Hardingham v RP Data Pty Limited  FCA 2075 (9 December 2019)
Unsuccessful copyright infringement claim by Hardingham.
The applicant initially made certain demands in April 2014, but did not commence proceedings until July 2018.
The applicant was a professional photographer and the sole director of Real Estate Marketing Australia Pty Ltd which had been commissioned by various real estate agencies to produce photographs and floors plans for use in the sale or lease of properties which were published on the websites of those agencies and on real estate marketing platforms including the realestate.com.au (REA) platform.
The terms of listing on the REA platform included a provision under which the real estate agencies granted an irrevocable, perpetual, world-wide, royalty free licence to REA to publish, copy, licence to other persons, use and adapt for any purpose related to its business any content provided to it.
The respondent obtained various photographs and floor plans produced by the applicant and reproduced them on its Corelogic website. They were sourced from the REA platform under a licence arrangement.
The applicant was aware his photographs would be published on the REA platform, but contended that only a limited implied licence was granted for the purpose of marketing properties for sale or lease, and use of the photographs by the respondent was not for this limited purpose.
Generally, the author is the owner of copyright works, but this is subject to any agreement between the parties and courts are prepared to imply a condition into commissioning arrangements. The question is what the client expressly or impliedly agreed to pay for; the client may have agreed to pay for copyright in the commissioned work or for some form of licence or for no interest relating to the copyright. In the case of an express or implied licence, the copyright owner bears the onus of establishing the absence of such a licence.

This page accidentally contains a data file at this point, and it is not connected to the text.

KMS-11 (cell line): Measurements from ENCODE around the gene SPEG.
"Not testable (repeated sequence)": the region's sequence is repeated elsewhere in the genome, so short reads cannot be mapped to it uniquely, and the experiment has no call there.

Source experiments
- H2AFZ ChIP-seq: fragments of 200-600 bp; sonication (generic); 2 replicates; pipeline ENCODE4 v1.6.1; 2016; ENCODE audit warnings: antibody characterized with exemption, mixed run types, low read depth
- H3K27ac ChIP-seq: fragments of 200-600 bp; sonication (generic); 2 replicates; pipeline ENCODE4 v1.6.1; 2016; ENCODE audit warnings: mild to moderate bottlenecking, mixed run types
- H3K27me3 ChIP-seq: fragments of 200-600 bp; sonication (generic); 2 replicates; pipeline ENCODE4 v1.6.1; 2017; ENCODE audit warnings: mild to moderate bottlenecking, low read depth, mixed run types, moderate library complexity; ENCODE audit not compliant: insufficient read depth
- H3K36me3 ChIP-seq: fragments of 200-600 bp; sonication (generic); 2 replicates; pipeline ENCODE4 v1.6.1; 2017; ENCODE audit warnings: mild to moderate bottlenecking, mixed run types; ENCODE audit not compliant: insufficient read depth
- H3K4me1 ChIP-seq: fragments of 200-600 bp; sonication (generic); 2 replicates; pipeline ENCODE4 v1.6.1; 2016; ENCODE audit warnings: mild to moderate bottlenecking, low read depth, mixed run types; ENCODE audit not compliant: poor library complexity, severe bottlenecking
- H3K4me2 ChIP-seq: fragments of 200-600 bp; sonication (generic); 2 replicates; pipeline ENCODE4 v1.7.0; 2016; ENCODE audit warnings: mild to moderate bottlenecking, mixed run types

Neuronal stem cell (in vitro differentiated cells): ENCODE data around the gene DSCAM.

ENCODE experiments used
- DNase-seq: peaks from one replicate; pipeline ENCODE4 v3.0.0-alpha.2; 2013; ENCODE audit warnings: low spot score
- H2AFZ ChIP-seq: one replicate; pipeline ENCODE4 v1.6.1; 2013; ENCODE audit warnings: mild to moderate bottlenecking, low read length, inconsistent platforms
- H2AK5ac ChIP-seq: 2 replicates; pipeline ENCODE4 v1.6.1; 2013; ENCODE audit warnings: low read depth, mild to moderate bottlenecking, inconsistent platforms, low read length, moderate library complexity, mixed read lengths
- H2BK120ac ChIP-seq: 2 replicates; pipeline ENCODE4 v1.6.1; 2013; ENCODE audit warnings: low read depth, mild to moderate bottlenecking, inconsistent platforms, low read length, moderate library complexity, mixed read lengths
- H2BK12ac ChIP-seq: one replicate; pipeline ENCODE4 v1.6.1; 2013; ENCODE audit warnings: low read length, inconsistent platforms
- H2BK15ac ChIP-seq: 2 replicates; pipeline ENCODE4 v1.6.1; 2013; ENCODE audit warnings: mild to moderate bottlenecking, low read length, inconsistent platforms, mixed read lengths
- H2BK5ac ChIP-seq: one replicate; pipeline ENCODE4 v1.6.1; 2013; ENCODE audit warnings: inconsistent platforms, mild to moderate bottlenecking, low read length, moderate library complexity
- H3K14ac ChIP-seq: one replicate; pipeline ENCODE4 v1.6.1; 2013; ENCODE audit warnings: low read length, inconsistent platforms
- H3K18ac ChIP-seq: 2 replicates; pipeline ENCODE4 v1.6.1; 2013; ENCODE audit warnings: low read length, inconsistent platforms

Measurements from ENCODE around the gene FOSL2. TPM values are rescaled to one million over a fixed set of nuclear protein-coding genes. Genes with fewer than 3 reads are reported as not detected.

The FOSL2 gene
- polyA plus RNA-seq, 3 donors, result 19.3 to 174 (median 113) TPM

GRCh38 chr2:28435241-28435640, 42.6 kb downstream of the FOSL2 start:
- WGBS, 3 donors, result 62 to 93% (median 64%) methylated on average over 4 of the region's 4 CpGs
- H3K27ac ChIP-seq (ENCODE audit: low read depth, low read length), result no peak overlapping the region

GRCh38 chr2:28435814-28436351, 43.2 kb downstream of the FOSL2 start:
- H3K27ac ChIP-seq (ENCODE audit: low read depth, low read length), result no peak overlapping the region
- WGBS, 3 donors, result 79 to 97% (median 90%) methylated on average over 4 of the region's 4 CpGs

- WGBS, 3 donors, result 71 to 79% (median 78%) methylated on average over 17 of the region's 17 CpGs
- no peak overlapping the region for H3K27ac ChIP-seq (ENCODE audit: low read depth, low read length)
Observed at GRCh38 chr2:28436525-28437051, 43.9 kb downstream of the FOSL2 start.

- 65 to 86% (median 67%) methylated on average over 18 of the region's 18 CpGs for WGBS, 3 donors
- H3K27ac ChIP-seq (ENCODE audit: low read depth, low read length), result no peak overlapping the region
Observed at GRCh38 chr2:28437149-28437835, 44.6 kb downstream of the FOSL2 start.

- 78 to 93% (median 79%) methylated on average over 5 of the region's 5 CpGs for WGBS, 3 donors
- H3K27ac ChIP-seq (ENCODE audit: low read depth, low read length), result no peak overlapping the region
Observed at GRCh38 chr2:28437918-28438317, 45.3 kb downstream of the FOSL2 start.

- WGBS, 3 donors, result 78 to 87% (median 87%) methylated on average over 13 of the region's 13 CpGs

Thawley J concluded that the applicant “authorised, consented to or permitted (that is licensed) the agencies to sub-licence the copyright works to REA on terms which permitted the agencies to grant the licence contained in REA’s usual terms and conditions, which included authorising REA to grant a sub-licence. REA granted a sub-licence to RP Data which was not contended to go relevantly beyond what was permitted by the sub-licence granted to REA by the agencies. Nor was it submitted that RP Data acted beyond the scope of the sub-licence granted by REA.”
It followed that s15 of the Copyright Act was engaged. The actions of RP Data are “deemed to have been done with the licence of the owner of … copyright” because RP Data’s acts were authorized by the licence granted by the agencies to REA, being a licence which bound the owner of the copyright.
It is also worth noting that his Honour found that the real estate agencies were not the equitable owners of copyright in the floor plans and photographs. The respondent was not able to identify any interest or right on the part of the agencies which would be insufficiently recognised by a licence as opposed to an assignment of copyright.
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